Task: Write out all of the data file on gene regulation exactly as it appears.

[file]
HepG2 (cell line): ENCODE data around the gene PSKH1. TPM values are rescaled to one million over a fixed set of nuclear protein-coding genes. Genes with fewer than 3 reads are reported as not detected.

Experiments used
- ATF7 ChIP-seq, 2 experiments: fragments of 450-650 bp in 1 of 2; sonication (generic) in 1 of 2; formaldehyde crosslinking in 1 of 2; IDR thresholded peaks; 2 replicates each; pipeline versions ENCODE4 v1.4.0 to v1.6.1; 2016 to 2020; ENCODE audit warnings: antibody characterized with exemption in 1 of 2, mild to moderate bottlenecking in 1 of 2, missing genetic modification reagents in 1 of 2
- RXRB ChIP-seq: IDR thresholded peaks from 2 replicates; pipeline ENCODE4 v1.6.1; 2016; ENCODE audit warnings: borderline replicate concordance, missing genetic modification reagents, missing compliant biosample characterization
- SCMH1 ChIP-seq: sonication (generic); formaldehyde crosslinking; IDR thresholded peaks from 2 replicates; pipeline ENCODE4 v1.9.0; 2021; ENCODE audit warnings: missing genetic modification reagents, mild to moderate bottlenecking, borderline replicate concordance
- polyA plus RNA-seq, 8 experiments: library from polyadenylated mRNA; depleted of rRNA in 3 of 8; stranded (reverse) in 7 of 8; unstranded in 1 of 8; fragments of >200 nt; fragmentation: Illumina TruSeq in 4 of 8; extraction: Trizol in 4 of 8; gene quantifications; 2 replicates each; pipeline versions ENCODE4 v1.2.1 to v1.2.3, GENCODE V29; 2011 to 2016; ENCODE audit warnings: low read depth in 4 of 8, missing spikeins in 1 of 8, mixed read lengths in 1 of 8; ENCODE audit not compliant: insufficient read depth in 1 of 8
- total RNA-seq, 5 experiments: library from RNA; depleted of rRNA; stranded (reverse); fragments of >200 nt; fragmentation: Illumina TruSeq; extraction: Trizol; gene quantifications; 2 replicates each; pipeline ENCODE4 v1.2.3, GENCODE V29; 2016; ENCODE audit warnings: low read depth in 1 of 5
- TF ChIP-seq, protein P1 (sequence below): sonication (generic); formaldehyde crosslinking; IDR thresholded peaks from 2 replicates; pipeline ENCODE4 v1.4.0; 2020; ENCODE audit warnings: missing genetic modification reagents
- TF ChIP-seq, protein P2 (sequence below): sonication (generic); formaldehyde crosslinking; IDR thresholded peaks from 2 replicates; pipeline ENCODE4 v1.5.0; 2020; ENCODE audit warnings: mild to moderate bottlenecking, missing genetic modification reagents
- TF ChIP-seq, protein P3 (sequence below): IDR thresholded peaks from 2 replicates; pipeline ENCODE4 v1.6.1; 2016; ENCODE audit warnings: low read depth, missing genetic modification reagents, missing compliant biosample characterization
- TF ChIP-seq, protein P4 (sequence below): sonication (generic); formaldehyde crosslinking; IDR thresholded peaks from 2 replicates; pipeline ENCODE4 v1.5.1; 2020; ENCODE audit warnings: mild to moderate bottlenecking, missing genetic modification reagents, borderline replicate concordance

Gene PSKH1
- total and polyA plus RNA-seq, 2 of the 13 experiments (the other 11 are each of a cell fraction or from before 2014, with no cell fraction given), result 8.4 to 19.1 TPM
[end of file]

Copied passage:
HepG2 (cell line): ENCODE data around the gene PSKH1. TPM values are rescaled to one million over a fixed set of nuclear protein-coding genes. Genes with fewer than 3 reads are reported as not detected.

Experiments used
- ATF7 ChIP-seq, 2 experiments: fragments of 450-650 bp in 1 of 2; sonication (generic) in 1 of 2; formaldehyde crosslinking in 1 of 2; IDR thresholded peaks; 2 replicates each; pipeline versions ENCODE4 v1.4.0 to v1.6.1; 2016 to 2020; ENCODE audit warnings: antibody characterized with exemption in 1 of 2, mild to moderate bottlenecking in 1 of 2, missing genetic modification reagents in 1 of 2
- RXRB ChIP-seq: IDR thresholded peaks from 2 replicates; pipeline ENCODE4 v1.6.1; 2016; ENCODE audit warnings: borderline replicate concordance, missing genetic modification reagents, missing compliant biosample characterization
- SCMH1 ChIP-seq: sonication (generic); formaldehyde crosslinking; IDR thresholded peaks from 2 replicates; pipeline ENCODE4 v1.9.0; 2021; ENCODE audit warnings: missing genetic modification reagents, mild to moderate bottlenecking, borderline replicate concordance
- polyA plus RNA-seq, 8 experiments: library from polyadenylated mRNA; depleted of rRNA in 3 of 8; stranded (reverse) in 7 of 8; unstranded in 1 of 8; fragments of >200 nt; fragmentation: Illumina TruSeq in 4 of 8; extraction: Trizol in 4 of 8; gene quantifications; 2 replicates each; pipeline versions ENCODE4 v1.2.1 to v1.2.3, GENCODE V29; 2011 to 2016; ENCODE audit warnings: low read depth in 4 of 8, missing spikeins in 1 of 8, mixed read lengths in 1 of 8; ENCODE audit not compliant: insufficient read depth in 1 of 8
- total RNA-seq, 5 experiments: library from RNA; depleted of rRNA; stranded (reverse); fragments of >200 nt; fragmentation: Illumina TruSeq; extraction: Trizol; gene quantifications; 2 replicates each; pipeline ENCODE4 v1.2.3, GENCODE V29; 2016; ENCODE audit warnings: low read depth in 1 of 5
- TF ChIP-seq, protein P1 (sequence below): sonication (generic); formaldehyde crosslinking; IDR thresholded peaks from 2 replicates; pipeline ENCODE4 v1.4.0; 2020; ENCODE audit warnings: missing genetic modification reagents
- TF ChIP-seq, protein P2 (sequence below): sonication (generic); formaldehyde crosslinking; IDR thresholded peaks from 2 replicates; pipeline ENCODE4 v1.5.0; 2020; ENCODE audit warnings: mild to moderate bottlenecking, missing genetic modification reagents
- TF ChIP-seq, protein P3 (sequence below): IDR thresholded peaks from 2 replicates; pipeline ENCODE4 v1.6.1; 2016; ENCODE audit warnings: low read depth, missing genetic modification reagents, missing compliant biosample characterization
- TF ChIP-seq, protein P4 (sequence below): sonication (generic); formaldehyde crosslinking; IDR thresholded peaks from 2 replicates; pipeline ENCODE4 v1.5.1; 2020; ENCODE audit warnings: mild to moderate bottlenecking, missing genetic modification reagents, borderline replicate concordance

Gene PSKH1
- total and polyA plus RNA-seq, 2 of the 13 experiments (the other 11 are each of a cell fraction or from before 2014, with no cell fraction given), result 8.4 to 19.1 TPM